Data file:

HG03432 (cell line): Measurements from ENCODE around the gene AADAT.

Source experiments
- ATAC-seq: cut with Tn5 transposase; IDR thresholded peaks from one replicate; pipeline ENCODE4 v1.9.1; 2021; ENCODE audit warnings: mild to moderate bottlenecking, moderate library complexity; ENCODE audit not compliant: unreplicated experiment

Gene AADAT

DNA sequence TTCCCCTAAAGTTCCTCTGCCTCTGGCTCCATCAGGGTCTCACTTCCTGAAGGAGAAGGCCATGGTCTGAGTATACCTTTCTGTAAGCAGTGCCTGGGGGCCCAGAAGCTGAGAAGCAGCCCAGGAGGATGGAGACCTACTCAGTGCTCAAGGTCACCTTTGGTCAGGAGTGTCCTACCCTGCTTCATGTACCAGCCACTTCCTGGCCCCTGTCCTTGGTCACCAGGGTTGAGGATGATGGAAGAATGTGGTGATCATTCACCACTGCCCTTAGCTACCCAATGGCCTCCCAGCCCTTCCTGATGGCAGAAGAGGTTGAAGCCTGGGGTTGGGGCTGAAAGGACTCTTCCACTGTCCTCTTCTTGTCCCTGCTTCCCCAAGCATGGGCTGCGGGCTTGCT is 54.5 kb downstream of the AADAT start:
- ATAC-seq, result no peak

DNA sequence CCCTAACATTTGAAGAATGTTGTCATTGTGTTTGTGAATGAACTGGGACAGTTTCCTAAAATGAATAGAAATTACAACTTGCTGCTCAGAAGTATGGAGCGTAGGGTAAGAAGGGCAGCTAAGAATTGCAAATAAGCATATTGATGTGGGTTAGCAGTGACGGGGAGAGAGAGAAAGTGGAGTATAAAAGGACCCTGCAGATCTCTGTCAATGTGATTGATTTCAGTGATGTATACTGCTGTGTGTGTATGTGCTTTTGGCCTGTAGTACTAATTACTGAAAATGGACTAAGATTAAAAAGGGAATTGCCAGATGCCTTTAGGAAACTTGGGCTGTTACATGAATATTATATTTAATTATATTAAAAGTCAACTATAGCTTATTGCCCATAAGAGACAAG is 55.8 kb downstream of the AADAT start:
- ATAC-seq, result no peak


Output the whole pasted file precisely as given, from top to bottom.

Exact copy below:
HG03432 (cell line): Measurements from ENCODE around the gene AADAT.

Source experiments
- ATAC-seq: cut with Tn5 transposase; IDR thresholded peaks from one replicate; pipeline ENCODE4 v1.9.1; 2021; ENCODE audit warnings: mild to moderate bottlenecking, moderate library complexity; ENCODE audit not compliant: unreplicated experiment

Gene AADAT

DNA sequence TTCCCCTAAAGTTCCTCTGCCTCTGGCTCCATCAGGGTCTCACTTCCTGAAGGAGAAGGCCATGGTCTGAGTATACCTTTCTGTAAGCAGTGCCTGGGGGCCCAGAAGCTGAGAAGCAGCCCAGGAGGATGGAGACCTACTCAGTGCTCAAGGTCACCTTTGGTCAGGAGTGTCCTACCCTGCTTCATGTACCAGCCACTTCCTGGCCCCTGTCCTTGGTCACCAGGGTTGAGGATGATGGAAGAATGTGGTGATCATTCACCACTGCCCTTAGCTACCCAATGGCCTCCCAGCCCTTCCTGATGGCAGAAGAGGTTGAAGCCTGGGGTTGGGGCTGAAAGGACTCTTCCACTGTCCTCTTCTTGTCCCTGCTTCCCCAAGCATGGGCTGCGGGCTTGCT is 54.5 kb downstream of the AADAT start:
- ATAC-seq, result no peak

DNA sequence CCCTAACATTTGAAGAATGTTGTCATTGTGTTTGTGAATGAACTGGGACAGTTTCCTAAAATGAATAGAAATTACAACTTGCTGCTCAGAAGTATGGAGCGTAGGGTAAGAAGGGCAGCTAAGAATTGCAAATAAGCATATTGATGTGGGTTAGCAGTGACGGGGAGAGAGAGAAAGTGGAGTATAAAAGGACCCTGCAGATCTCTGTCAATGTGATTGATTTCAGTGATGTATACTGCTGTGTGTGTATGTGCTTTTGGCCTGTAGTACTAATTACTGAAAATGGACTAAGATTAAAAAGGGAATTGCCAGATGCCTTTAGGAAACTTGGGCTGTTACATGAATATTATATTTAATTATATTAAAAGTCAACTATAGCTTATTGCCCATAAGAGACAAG is 55.8 kb downstream of the AADAT start:
- ATAC-seq, result no peak